The all-round development in India during the last five years of the Modi Government has reinvigorated all Indians, including the expats. They see these developments as a launching pad for a healthy and vibrant India, and they are roaring to be a part of this reinvention process.
Most members of the Indian diaspora are mostly economic migrants who left India for better opportunities abroad. These included educational and employment opportunities along with a very high quality of life. The predominant Nehruvian socialist model that India employed post Independence failed to create an environment of economic prosperity. A society that considers wealth creation as one of the four (artha, dharm, kama, and moksha) ‘purusharthas’, the object of human pursuit was left in abject poverty first due to colonial plunder and then with the adoption of the socialist model.
Similarly, cronyism and corruption meant that the scant opportunities, be it in the field of education, business, trade and commerce, employment, were restricted to a select few and or even denied.
The opening up of India’s economy to the world in the 1990s under the visionary leadership of the Prime Minister PV Narasimha Rao altered India’s course from where it hasn’t looked back ever since. The policies of the Narendra Modi government during the last five years have improved the situation manifold. It has put India in a different league altogether.
Beyond unprecedented economic expansion during the last few years notwithstanding a couple of disruptive policies with long-term positive implications, there have been several other intangible positive developments as well.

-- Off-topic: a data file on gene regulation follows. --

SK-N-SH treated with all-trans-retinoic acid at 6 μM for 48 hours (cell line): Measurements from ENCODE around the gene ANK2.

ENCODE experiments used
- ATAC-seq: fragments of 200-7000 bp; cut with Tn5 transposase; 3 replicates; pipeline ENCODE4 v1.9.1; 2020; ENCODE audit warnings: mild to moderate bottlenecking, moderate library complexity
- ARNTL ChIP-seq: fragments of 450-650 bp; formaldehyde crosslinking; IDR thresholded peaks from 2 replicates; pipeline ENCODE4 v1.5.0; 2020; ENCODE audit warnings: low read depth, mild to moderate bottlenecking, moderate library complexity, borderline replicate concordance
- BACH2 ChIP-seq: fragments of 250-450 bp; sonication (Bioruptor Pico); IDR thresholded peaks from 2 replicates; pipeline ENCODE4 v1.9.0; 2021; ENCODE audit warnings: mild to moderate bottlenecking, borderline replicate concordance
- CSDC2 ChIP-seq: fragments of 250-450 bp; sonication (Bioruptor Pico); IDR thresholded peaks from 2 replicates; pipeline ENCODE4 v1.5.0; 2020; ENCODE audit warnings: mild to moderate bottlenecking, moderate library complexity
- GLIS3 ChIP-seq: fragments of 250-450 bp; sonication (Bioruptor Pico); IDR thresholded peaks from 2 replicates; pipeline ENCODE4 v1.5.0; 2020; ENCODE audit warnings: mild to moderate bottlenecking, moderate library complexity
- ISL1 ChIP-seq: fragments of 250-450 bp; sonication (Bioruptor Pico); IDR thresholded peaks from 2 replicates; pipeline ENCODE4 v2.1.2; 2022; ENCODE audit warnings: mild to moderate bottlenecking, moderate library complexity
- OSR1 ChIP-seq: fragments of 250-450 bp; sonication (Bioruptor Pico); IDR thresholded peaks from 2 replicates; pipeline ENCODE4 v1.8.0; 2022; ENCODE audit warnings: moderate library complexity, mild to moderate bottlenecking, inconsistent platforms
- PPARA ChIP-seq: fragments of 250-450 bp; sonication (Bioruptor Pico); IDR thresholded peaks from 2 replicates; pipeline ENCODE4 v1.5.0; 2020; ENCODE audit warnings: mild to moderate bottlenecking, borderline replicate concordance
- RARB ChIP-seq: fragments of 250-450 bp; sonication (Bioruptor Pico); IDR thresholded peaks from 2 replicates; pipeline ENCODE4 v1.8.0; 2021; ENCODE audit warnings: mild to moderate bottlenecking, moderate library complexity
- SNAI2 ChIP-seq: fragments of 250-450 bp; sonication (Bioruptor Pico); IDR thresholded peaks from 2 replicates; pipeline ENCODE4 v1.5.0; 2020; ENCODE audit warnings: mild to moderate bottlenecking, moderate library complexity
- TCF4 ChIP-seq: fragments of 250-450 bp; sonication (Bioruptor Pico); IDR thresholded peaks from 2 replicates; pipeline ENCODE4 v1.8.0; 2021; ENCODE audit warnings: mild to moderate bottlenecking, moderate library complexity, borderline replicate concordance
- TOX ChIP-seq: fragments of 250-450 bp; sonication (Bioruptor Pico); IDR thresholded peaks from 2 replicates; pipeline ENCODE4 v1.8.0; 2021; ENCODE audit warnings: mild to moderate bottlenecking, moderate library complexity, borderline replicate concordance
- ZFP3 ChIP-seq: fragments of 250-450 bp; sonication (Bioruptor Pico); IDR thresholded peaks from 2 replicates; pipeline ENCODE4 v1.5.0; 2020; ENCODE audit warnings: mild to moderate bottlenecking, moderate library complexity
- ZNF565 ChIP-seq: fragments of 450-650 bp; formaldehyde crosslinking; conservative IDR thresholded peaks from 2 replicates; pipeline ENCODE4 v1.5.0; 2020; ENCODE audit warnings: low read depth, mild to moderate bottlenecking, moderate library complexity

One such positive development has been in the realm of confidence. Today’s India is holding its head high with the level of confidence ever witnessed in the recent past. There has been a growing awareness of its glorious history coupled with current achievements. Such determination has helped the Indian diaspora to carve out a niche for itself in the countries they live and work. With this new-found confidence, they are able to fight well-entrenched discrimination and bias more effectively. Similarly, with the growing clout of India, they can take on legislative initiatives that affect their community in the country of domicile more effectively.
These are some of the technological and socio-economic developments including in the fields of life expectancy, educational excellence, and average income in their homeland that gets the Indian diaspora excited about Mother India. These factors not only give them a sense of pride but it also affects them favourably in their country of current domicile in improving their own standing in governance and policy formulation.
( The writer is JNU and University of Illinois at Urbana-Champaign alumnus. He frequently writes in several media outlets on the topics of Indic Knowledge Tradition, Language, Culture, and Current Affairs. He is based in the US)